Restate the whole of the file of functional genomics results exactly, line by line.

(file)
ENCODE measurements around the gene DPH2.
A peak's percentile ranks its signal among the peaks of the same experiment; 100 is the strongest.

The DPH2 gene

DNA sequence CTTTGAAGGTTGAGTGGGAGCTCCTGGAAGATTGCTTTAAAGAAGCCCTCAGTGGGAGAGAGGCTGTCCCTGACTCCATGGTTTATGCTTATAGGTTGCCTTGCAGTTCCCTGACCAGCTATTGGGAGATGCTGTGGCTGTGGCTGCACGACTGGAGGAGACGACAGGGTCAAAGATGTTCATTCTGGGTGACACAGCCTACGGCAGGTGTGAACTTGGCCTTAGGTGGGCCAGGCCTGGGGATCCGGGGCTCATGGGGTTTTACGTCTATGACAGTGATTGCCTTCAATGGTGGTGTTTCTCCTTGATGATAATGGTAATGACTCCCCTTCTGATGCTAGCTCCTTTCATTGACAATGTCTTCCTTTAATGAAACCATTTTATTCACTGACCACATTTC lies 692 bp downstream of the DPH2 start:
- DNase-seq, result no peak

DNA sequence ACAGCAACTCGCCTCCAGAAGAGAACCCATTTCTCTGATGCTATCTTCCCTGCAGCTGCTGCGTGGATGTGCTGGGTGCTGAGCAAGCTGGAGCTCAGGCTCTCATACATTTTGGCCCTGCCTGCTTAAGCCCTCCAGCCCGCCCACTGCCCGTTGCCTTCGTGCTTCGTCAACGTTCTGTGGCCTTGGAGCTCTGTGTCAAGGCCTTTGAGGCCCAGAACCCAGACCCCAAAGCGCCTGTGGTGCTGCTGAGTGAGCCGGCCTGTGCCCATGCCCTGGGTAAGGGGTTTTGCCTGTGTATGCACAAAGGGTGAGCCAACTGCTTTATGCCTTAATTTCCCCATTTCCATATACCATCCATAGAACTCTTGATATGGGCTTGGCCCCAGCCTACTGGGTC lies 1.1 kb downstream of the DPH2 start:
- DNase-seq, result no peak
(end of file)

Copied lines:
ENCODE measurements around the gene DPH2.
A peak's percentile ranks its signal among the peaks of the same experiment; 100 is the strongest.

The DPH2 gene

DNA sequence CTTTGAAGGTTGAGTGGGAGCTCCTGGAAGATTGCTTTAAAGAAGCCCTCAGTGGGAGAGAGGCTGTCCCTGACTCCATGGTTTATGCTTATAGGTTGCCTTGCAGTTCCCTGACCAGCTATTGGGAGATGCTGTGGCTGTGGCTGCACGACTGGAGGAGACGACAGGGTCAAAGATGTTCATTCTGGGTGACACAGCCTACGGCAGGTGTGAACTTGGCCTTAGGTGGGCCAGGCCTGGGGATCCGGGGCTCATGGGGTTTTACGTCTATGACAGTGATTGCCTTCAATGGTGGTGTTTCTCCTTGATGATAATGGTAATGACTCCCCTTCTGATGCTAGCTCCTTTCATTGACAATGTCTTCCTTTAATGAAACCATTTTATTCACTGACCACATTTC lies 692 bp downstream of the DPH2 start:
- DNase-seq, result no peak

DNA sequence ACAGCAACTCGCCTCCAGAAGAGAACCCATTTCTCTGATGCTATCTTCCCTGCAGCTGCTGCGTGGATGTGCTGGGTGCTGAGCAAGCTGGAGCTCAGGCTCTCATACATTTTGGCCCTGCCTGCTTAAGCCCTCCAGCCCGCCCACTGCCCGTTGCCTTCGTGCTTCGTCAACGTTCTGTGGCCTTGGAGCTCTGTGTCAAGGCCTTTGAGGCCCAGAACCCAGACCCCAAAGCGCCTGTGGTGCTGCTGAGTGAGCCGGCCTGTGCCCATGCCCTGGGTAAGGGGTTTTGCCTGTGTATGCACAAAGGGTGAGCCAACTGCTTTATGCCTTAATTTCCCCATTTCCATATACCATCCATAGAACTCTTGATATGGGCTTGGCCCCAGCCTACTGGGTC lies 1.1 kb downstream of the DPH2 start:
- DNase-seq, result no peak